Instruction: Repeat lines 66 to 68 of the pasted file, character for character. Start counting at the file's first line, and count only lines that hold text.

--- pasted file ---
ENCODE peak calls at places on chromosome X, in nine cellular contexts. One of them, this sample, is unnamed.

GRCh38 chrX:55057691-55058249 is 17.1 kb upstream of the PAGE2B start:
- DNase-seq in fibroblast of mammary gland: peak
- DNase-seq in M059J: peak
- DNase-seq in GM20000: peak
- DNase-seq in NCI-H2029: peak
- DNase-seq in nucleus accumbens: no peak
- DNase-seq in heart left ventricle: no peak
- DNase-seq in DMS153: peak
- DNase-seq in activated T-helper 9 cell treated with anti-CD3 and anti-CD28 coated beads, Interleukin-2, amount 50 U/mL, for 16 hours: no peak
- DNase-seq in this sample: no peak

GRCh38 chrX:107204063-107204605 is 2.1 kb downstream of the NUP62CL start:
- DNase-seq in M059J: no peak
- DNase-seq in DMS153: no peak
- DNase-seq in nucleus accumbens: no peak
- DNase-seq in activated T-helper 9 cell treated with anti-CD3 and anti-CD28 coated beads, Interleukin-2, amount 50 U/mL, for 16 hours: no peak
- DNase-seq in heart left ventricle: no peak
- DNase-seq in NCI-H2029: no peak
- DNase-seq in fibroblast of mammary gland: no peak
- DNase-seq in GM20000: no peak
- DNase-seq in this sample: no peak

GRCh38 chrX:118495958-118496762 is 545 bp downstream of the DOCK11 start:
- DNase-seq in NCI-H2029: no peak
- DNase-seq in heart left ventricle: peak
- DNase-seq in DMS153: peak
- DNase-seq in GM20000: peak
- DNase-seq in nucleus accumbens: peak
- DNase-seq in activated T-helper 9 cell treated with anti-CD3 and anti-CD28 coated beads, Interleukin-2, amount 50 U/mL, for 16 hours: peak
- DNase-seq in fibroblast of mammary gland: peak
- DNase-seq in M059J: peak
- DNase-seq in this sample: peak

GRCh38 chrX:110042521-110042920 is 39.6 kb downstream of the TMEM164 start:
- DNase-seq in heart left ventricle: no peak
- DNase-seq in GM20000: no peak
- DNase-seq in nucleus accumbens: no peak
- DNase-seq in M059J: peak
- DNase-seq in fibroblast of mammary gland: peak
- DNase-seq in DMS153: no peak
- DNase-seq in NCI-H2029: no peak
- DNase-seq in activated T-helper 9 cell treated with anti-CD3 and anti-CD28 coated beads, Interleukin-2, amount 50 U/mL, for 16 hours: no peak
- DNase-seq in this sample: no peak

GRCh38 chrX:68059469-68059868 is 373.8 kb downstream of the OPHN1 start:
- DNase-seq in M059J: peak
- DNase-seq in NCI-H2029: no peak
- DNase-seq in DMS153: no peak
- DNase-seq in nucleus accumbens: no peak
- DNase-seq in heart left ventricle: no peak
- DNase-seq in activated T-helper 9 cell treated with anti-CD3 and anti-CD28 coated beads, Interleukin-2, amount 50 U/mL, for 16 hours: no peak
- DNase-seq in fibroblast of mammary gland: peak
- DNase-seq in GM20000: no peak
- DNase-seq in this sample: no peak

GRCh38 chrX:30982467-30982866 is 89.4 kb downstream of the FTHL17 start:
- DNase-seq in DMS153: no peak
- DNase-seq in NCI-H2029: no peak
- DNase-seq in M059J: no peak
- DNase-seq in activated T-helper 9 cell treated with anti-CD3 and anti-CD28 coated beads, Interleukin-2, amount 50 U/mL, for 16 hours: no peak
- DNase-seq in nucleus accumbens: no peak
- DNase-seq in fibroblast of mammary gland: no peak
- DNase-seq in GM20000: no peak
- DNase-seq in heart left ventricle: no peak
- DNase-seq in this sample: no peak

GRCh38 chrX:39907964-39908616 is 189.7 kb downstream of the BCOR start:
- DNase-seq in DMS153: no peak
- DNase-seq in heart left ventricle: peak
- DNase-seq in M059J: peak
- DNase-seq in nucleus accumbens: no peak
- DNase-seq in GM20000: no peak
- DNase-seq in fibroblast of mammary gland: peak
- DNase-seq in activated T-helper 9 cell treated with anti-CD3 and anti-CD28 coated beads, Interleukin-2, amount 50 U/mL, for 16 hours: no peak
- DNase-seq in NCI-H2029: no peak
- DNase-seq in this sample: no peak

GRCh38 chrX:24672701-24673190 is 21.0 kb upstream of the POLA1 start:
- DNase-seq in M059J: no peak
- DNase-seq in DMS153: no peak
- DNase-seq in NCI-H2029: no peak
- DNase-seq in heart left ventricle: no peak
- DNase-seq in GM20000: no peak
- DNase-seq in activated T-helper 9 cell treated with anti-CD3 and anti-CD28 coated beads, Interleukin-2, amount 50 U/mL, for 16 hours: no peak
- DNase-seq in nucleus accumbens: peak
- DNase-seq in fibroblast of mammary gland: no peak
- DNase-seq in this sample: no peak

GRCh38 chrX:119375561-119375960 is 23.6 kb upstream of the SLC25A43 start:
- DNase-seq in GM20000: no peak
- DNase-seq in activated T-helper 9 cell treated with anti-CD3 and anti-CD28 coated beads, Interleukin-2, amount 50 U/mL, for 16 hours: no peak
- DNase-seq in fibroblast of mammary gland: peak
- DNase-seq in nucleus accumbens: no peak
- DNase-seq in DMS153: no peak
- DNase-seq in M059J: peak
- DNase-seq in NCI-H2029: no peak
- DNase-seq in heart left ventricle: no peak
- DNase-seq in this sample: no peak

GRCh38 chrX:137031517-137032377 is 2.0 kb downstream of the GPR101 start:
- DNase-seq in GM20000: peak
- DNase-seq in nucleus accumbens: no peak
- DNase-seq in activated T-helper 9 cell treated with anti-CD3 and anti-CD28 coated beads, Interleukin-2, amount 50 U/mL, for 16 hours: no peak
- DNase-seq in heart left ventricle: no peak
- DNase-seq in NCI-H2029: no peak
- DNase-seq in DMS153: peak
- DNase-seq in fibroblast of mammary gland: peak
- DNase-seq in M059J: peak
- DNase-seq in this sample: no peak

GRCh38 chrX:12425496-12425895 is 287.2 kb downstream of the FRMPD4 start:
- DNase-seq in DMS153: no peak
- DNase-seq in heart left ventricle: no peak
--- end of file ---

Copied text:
- DNase-seq in nucleus accumbens: no peak
- DNase-seq in GM20000: no peak
- DNase-seq in fibroblast of mammary gland: peak